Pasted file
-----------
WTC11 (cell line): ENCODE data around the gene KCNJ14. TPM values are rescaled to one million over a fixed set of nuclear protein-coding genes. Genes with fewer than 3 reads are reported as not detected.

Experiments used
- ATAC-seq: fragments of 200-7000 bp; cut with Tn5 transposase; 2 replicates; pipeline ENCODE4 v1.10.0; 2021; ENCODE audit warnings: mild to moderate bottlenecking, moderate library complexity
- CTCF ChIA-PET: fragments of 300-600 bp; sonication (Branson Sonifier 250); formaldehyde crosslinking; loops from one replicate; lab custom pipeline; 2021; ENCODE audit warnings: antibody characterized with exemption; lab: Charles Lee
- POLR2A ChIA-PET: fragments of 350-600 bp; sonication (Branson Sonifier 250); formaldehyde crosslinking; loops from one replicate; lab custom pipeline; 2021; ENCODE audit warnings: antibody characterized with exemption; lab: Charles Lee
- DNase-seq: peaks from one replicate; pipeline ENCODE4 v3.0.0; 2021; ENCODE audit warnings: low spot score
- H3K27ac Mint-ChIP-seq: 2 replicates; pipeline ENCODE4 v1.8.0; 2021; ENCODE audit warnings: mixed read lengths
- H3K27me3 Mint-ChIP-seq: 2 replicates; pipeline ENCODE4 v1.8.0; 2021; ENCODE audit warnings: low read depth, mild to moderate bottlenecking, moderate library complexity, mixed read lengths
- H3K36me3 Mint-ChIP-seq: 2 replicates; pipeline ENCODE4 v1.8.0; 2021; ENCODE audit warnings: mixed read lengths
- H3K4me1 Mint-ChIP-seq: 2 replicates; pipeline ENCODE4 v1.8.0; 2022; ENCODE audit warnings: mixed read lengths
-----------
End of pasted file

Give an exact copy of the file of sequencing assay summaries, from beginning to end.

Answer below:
WTC11 (cell line): ENCODE data around the gene KCNJ14. TPM values are rescaled to one million over a fixed set of nuclear protein-coding genes. Genes with fewer than 3 reads are reported as not detected.

Experiments used
- ATAC-seq: fragments of 200-7000 bp; cut with Tn5 transposase; 2 replicates; pipeline ENCODE4 v1.10.0; 2021; ENCODE audit warnings: mild to moderate bottlenecking, moderate library complexity
- CTCF ChIA-PET: fragments of 300-600 bp; sonication (Branson Sonifier 250); formaldehyde crosslinking; loops from one replicate; lab custom pipeline; 2021; ENCODE audit warnings: antibody characterized with exemption; lab: Charles Lee
- POLR2A ChIA-PET: fragments of 350-600 bp; sonication (Branson Sonifier 250); formaldehyde crosslinking; loops from one replicate; lab custom pipeline; 2021; ENCODE audit warnings: antibody characterized with exemption; lab: Charles Lee
- DNase-seq: peaks from one replicate; pipeline ENCODE4 v3.0.0; 2021; ENCODE audit warnings: low spot score
- H3K27ac Mint-ChIP-seq: 2 replicates; pipeline ENCODE4 v1.8.0; 2021; ENCODE audit warnings: mixed read lengths
- H3K27me3 Mint-ChIP-seq: 2 replicates; pipeline ENCODE4 v1.8.0; 2021; ENCODE audit warnings: low read depth, mild to moderate bottlenecking, moderate library complexity, mixed read lengths
- H3K36me3 Mint-ChIP-seq: 2 replicates; pipeline ENCODE4 v1.8.0; 2021; ENCODE audit warnings: mixed read lengths
- H3K4me1 Mint-ChIP-seq: 2 replicates; pipeline ENCODE4 v1.8.0; 2022; ENCODE audit warnings: mixed read lengths